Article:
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Multiliteracies and e-learning2.0


Ivana Marenzi

This work, concerned with the significance of literacy and multiliteracies in the 21st century, examines pedagogy from the perspective of Web 2.0 tools and the potential of social networks to improve the quality of learning. Drawing on five years research in German and Italian universities, the author investigates different scenarios in which technology can support the learning process. The focus is on online interaction and collaboration from the standpoint of Educational Technology. With this approach, key pedagogical issues are analysed in relation to theoretical models as well as to the specific learning context. The resulting LearnWeb2.0 Design Framework provides a systematic and up-to-date reference and guide for teachers, researchers and developers when discussing course design and learning supports.
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2 Pedagogy and Technology Enhanced Learning (TEL)


“Learning must be a way of being – an ongoing set of attitudes and actions by individuals and groups that they employ to try to keep abreast of the surprising, novel, messy, obtrusive, recurring events.”

(Vaill, 1996, p. 42)

This chapter provides a theoretical basis for the thesis. It gives an overview of the most relevant pedagogical frameworks such as Behaviourism, Cognitivism (Section 2.1) and Constructivism (Section 2.2) as the fundamental basis for the development of e-learning (Section 2.3), Computer Supported Collaborative Learning (Section 2.4) and the e-learning2.0 strategies (Section 2.5). Section 2.6 describes what Educational Technology is in greater detail, together with an investigation into the role of an educational technologist, in particular as regards the work of making connections between literacy, collaboration and organisational skills in education. Section 2.7 provides a summary and discussion.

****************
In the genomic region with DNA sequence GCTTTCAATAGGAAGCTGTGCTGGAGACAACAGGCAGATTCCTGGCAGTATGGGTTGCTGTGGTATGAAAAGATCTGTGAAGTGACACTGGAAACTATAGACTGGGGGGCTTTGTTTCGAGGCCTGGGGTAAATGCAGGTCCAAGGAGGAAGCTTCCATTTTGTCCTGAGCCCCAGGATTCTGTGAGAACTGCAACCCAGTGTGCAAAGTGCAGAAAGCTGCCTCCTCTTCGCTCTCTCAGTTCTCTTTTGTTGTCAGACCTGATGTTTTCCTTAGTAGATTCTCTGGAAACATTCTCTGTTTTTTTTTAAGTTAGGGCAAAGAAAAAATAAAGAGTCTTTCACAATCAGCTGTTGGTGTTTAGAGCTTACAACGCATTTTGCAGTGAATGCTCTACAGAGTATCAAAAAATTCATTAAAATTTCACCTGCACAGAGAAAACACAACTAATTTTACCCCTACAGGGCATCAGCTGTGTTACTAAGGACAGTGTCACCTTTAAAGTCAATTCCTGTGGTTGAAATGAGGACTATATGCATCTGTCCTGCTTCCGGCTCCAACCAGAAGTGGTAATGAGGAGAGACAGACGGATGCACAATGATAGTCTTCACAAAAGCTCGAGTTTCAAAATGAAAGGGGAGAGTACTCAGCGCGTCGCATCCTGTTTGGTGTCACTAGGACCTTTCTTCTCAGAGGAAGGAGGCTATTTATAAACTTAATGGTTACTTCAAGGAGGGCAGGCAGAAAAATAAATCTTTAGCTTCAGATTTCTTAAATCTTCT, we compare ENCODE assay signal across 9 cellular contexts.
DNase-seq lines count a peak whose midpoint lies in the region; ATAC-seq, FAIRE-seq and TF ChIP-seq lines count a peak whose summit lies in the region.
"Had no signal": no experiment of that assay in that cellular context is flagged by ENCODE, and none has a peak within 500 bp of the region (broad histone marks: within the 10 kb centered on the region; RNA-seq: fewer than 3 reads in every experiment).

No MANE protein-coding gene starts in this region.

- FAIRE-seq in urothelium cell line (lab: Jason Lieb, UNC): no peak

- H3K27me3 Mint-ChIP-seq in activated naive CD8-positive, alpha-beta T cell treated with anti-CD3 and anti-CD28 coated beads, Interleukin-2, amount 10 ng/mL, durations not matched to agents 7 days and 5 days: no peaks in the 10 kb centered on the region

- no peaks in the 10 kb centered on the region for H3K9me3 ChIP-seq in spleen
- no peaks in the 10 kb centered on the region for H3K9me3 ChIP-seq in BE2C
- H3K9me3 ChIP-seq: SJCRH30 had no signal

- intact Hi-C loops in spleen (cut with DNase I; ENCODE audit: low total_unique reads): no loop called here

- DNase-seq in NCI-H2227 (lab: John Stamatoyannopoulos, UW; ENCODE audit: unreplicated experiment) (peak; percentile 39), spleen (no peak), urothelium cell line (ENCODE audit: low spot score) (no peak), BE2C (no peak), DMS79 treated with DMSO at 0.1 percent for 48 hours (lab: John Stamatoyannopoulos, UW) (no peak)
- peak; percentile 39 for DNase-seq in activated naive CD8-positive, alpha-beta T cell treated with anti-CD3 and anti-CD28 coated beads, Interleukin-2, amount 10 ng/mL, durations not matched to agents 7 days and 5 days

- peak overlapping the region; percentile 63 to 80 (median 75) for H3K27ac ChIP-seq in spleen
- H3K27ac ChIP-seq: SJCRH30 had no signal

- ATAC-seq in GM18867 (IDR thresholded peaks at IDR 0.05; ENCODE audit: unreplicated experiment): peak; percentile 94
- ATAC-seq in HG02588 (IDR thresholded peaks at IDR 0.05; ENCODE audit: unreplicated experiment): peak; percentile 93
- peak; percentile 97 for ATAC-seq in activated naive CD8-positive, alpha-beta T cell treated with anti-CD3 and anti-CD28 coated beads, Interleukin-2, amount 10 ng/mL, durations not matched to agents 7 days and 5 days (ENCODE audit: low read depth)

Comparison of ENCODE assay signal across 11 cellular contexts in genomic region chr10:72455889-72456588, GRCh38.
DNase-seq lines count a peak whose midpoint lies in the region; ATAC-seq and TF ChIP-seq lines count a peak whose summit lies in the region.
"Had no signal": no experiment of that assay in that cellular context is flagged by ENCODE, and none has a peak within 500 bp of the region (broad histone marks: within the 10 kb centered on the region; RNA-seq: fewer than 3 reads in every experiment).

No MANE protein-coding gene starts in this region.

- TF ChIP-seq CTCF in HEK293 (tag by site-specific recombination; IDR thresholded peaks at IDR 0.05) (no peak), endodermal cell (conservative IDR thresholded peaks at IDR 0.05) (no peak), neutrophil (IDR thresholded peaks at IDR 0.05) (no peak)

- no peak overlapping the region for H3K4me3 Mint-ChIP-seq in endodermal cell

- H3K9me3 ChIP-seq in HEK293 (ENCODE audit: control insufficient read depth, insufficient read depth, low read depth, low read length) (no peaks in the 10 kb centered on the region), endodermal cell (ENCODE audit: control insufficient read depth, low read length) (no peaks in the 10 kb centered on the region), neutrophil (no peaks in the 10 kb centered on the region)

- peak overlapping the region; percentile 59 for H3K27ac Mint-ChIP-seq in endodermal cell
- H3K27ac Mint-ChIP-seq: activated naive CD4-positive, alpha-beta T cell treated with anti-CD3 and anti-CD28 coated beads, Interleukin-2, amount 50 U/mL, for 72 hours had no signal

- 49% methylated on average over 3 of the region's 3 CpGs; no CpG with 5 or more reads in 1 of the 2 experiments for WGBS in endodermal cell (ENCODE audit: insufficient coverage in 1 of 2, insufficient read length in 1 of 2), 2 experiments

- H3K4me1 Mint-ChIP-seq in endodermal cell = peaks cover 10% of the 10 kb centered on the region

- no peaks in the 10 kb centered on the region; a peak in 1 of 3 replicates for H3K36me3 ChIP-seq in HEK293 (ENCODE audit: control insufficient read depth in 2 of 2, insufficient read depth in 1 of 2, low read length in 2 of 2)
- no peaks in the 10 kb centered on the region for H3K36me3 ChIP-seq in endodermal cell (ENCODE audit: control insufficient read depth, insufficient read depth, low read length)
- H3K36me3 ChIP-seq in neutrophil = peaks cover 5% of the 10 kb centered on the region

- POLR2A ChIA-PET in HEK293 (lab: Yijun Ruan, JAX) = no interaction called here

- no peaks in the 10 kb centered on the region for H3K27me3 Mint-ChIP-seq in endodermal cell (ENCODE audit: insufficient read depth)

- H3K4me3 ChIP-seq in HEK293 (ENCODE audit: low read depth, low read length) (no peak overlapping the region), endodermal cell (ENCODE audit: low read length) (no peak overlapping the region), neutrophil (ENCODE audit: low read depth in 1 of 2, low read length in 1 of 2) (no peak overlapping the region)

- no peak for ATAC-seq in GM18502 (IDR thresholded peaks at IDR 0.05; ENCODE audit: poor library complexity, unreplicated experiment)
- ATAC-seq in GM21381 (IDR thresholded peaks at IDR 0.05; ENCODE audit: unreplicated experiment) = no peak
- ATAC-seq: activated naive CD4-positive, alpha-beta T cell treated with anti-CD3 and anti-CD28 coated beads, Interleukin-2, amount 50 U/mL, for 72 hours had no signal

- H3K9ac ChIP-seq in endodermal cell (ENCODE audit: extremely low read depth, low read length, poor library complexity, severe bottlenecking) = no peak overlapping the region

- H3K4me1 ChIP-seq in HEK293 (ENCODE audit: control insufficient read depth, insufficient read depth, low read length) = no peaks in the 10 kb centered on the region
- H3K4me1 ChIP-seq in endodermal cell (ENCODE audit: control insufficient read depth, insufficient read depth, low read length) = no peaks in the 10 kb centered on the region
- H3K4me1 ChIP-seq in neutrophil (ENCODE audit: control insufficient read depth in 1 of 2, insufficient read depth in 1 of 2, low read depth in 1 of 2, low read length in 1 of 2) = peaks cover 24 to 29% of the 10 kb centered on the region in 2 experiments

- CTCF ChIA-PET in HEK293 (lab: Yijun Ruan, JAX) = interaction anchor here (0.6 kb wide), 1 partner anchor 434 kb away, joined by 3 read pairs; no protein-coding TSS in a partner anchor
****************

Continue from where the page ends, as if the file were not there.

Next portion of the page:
2.1 Behaviorism and Cognitivism

We can take 1954 as the starting date for the technology of education, when Skinner published his article The science of learning and the art of teaching. Skinner is the most representative author of Behaviorism, developed during the first half of the 20th century in the United States. One of the premises of Skinner’s radical behaviourism is that the study of behaviour should not be based on hypotheses about the inner self stated as causes of behaviour, but should rather be based on observational descriptions. According to Skinner (1968), it is impossible to determine what happens in the human mind. To...

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